Since its release in 1967, The Jungle Book has brought joy to the hearts of children around the world. Despite some of the film’s more problematic elements it has carried on through generations thanks to its charismatic spirit and pure heart meant to instill warmth in the viewer.
The 2016 re-imagining amped up the excitement and fun as it brought the story into the modern age. Now with Mowgli: Legend of the Jungle, Netflix is looking to get in on the party, but while the film came dressed to impress it’s quickly apparent that it doesn’t know how to have fun.
Like its predecessors, Mowgli tells the story of the titular human child (Rohan Chand) who is raised by a pack of wolves after his family is slaughtered by the tiger Shere Khan (Benedict Cumberbatch). Under the guidance of the bear Baloo (Andy Serkis) and a black panther named Bagheera (Christian Bale), he attempts to adapt to the ways of the jungle. But when he is forced to confront his origins, Mowgli must decide on his place in the world.
Mowgli makes a promising first impression with its visual effects. Director Andy Serkis made his name off of his memorable motion capture performances as Gollum and Caesar in The Lord of the Rings and Planet of the Apes franchises respectively, and he utilizes his experience in the technology to produce enthralling recreations of beloved characters. Each animal conveys who they are and their motives through simple facial details and movements. Kahn commands power and distrust as he slinks through the trees, and speckles of gray highlighting Bagheera’s chin support his mentor status to Mowgli.
Serkis and his team remove many of the barriers that often inhibit viewers from connecting with CGI characters. Serkis’ guidance of Chand is evident. The young actor’s interactions with his digital co-stars rarely feel like a facade. Whether looking into the eyes of a snake or being lifted by an elephant, Chand’s minute movements help the CGI feel tangible. It’s not something that you’ll actively notice on first viewing, but that’s the whole objective – it should fade into the background.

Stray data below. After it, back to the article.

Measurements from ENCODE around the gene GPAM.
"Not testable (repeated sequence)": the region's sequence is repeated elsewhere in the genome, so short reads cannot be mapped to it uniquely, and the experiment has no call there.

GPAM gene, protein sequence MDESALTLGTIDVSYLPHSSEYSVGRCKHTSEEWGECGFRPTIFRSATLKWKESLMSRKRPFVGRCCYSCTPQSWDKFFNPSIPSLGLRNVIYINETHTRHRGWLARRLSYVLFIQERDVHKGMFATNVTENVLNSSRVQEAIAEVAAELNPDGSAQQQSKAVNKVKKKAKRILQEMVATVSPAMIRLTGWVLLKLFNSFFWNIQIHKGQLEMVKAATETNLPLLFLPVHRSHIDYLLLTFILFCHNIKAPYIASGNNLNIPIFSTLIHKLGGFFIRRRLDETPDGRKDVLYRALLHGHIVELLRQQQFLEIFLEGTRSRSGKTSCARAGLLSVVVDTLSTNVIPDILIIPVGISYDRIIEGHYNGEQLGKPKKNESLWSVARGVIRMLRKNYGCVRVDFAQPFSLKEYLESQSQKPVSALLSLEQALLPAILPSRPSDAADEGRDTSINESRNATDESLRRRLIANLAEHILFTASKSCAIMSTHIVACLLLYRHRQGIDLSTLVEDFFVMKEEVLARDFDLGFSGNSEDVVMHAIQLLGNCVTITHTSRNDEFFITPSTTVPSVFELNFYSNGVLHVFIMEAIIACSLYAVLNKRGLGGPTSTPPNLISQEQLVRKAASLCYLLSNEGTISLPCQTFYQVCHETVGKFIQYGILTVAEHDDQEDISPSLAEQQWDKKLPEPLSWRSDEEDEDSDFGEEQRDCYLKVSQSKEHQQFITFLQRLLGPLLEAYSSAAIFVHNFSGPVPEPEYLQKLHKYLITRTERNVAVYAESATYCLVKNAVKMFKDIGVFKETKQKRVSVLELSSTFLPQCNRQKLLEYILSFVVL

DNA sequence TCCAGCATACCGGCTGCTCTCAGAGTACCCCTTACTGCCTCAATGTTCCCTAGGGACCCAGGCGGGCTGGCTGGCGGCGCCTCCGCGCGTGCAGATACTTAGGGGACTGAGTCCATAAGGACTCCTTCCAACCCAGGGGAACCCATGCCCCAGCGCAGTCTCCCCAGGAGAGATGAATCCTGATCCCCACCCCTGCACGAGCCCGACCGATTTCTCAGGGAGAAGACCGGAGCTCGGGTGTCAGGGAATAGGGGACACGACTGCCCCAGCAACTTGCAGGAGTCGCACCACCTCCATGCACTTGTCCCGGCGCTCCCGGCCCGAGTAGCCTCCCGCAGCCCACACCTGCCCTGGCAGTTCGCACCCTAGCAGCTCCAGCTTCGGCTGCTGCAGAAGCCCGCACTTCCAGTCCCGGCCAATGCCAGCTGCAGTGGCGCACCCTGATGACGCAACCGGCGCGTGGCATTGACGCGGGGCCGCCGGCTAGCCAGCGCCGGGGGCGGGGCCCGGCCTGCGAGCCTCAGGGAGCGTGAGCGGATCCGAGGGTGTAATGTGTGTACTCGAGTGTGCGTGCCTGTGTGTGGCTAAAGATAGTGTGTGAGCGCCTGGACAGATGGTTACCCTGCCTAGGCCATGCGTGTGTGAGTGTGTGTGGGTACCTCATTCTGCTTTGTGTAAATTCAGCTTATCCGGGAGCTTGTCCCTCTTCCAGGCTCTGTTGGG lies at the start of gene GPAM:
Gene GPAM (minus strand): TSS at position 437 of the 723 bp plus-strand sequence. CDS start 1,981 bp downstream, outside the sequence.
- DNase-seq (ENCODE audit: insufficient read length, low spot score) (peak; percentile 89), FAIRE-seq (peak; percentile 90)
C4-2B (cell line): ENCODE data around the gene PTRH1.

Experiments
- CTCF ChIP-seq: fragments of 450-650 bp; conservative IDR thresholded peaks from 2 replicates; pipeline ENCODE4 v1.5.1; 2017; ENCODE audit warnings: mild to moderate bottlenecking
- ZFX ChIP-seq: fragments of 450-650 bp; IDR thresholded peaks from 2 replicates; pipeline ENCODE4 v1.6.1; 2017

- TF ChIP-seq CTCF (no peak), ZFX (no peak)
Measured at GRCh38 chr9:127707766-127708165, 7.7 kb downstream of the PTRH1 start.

The visuals do have a dark side, however, one that the film is often too quick to indulge in. Mowgli separates itself from previous renditions of The Jungle Book with a PG-13 rating. This allows the movie to amp up the tension, and the persistent threats on Mowgli’s life are given more weight than one would expect from The Jungle Book.
It quickly begins to feel overbearing and depressing; the film is missing the heart one has come to expect from this tale. An infant Mowgli covered in the blood of his parents is a different visual than we would expect, but is it better or even necessary? It’s a question that comes up too many times while sitting through Mowgli.
The film doesn’t deserve to get lambasted just because it took the chance on a darker aesthetic. The new directions can usually justify retellings of familiar stories, but Callie Kloves’ screenplay wasn’t updated to match the film’s visual style. The plot is told with the familiar and simplistic trappings of a common children’s film. Mowgli shares the theme of self-discovery with the previous films, and it explores it as deeply as one would expect a ten-year-old.
These two clashing approaches leave one wondering who the film’s audience was meant to be. The PG-13 rating is intended to scare off younger ones from stumbling across a movie that features the taxidermy of a cute, childlike character, but the script doesn’t feature enough nuance to keep the more mature audience engaged. While Mowgli contains a little something for everyone, it ultimately feels like a film meant for no one.